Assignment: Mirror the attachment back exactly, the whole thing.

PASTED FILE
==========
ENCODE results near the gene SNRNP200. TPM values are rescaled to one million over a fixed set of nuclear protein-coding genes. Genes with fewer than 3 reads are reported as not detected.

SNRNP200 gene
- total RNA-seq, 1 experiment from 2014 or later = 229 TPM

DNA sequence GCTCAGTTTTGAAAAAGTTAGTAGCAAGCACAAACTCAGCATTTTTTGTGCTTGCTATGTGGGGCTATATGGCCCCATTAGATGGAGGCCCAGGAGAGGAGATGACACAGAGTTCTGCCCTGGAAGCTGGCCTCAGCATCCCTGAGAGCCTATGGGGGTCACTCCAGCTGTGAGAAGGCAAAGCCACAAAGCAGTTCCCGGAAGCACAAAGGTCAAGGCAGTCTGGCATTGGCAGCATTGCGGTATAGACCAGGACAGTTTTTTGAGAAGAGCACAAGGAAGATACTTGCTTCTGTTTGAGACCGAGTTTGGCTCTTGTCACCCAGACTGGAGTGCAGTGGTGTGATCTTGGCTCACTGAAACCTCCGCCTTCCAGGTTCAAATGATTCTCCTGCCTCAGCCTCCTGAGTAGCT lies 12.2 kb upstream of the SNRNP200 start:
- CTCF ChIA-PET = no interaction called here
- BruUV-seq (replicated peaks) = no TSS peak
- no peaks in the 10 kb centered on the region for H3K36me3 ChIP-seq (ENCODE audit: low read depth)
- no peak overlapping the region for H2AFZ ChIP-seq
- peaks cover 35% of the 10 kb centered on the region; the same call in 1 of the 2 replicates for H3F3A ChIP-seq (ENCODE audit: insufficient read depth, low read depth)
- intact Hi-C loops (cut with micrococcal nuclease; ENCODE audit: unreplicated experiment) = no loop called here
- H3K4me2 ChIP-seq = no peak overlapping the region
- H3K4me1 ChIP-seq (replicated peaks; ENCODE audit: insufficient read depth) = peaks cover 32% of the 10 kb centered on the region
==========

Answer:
ENCODE results near the gene SNRNP200. TPM values are rescaled to one million over a fixed set of nuclear protein-coding genes. Genes with fewer than 3 reads are reported as not detected.

SNRNP200 gene
- total RNA-seq, 1 experiment from 2014 or later = 229 TPM

DNA sequence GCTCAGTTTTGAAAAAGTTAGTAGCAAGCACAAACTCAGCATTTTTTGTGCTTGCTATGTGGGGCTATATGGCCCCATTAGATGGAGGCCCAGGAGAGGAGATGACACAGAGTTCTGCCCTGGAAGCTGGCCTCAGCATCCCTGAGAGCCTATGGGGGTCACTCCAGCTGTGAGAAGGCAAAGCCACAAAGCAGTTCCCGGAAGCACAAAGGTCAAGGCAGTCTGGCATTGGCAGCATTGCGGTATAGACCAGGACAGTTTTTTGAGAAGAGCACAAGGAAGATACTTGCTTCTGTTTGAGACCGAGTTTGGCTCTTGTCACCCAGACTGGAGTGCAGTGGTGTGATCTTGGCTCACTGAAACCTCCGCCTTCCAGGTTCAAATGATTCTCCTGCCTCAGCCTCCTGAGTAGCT lies 12.2 kb upstream of the SNRNP200 start:
- CTCF ChIA-PET = no interaction called here
- BruUV-seq (replicated peaks) = no TSS peak
- no peaks in the 10 kb centered on the region for H3K36me3 ChIP-seq (ENCODE audit: low read depth)
- no peak overlapping the region for H2AFZ ChIP-seq
- peaks cover 35% of the 10 kb centered on the region; the same call in 1 of the 2 replicates for H3F3A ChIP-seq (ENCODE audit: insufficient read depth, low read depth)
- intact Hi-C loops (cut with micrococcal nuclease; ENCODE audit: unreplicated experiment) = no loop called here
- H3K4me2 ChIP-seq = no peak overlapping the region
- H3K4me1 ChIP-seq (replicated peaks; ENCODE audit: insufficient read depth) = peaks cover 32% of the 10 kb centered on the region